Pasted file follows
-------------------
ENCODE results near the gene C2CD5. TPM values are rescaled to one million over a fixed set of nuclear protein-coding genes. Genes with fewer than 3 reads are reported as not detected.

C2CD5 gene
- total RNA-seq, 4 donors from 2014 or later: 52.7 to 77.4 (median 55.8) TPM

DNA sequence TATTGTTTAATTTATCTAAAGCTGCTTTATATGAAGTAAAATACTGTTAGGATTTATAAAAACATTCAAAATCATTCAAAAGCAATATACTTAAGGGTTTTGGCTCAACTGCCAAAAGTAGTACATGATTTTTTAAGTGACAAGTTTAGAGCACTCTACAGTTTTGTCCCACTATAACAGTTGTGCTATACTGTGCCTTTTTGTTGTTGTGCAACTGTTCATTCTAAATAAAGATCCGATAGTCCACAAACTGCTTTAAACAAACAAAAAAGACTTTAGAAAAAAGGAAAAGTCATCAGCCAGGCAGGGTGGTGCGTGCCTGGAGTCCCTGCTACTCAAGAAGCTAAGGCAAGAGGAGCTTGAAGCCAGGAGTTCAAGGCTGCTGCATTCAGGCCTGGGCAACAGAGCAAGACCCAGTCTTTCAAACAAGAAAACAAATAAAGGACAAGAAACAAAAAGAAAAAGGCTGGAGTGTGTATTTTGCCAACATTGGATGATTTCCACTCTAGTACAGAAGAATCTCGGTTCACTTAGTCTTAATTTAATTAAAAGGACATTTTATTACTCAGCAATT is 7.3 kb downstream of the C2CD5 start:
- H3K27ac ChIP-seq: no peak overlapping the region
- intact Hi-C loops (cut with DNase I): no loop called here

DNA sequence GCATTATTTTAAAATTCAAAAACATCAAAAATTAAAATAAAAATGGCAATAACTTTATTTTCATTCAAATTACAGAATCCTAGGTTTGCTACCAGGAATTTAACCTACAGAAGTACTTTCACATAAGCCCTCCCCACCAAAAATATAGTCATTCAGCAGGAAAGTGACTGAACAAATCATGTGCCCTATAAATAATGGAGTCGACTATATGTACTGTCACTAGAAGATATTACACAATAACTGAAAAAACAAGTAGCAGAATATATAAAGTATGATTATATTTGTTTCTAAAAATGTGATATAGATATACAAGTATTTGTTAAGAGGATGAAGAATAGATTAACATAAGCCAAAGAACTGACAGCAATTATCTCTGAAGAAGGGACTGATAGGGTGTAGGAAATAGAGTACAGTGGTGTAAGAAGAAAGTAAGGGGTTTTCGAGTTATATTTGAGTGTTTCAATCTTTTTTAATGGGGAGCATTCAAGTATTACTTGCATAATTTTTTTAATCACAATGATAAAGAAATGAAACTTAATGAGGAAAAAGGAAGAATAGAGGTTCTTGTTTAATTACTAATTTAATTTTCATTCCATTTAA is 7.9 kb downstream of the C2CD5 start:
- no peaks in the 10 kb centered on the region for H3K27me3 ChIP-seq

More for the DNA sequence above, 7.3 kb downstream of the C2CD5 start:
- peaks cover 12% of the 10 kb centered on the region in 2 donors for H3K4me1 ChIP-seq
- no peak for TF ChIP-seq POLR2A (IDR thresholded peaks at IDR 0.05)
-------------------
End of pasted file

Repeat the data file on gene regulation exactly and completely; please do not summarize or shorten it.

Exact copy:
ENCODE results near the gene C2CD5. TPM values are rescaled to one million over a fixed set of nuclear protein-coding genes. Genes with fewer than 3 reads are reported as not detected.

C2CD5 gene
- total RNA-seq, 4 donors from 2014 or later: 52.7 to 77.4 (median 55.8) TPM

DNA sequence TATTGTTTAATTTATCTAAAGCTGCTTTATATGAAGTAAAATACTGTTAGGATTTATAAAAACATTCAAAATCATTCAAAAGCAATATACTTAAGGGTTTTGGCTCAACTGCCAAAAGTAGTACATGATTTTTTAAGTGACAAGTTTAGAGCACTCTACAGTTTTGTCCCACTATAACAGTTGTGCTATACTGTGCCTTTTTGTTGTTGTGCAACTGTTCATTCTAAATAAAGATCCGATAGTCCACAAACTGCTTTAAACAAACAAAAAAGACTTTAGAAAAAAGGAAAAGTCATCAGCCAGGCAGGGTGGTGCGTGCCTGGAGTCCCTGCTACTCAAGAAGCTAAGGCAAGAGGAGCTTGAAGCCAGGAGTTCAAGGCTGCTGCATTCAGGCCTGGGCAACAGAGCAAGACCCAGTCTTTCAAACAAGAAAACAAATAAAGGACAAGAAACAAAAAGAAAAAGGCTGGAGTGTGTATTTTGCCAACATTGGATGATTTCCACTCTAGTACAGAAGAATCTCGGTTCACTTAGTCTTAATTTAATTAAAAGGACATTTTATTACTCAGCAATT is 7.3 kb downstream of the C2CD5 start:
- H3K27ac ChIP-seq: no peak overlapping the region
- intact Hi-C loops (cut with DNase I): no loop called here

DNA sequence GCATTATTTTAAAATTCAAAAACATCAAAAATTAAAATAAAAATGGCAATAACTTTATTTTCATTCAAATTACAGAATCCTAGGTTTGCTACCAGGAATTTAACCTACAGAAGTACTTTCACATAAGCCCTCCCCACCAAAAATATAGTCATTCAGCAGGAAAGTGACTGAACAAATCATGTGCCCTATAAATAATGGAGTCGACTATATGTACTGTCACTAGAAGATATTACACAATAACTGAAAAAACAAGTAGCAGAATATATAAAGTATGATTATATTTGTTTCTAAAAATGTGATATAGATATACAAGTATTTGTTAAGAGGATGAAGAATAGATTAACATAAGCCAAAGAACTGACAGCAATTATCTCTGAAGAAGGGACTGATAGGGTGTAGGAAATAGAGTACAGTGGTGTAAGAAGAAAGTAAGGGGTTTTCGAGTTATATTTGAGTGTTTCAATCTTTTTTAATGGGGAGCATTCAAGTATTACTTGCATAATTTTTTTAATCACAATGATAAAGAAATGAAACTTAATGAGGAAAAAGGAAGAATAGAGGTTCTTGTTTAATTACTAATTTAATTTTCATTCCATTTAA is 7.9 kb downstream of the C2CD5 start:
- no peaks in the 10 kb centered on the region for H3K27me3 ChIP-seq

More for the DNA sequence above, 7.3 kb downstream of the C2CD5 start:
- peaks cover 12% of the 10 kb centered on the region in 2 donors for H3K4me1 ChIP-seq
- no peak for TF ChIP-seq POLR2A (IDR thresholded peaks at IDR 0.05)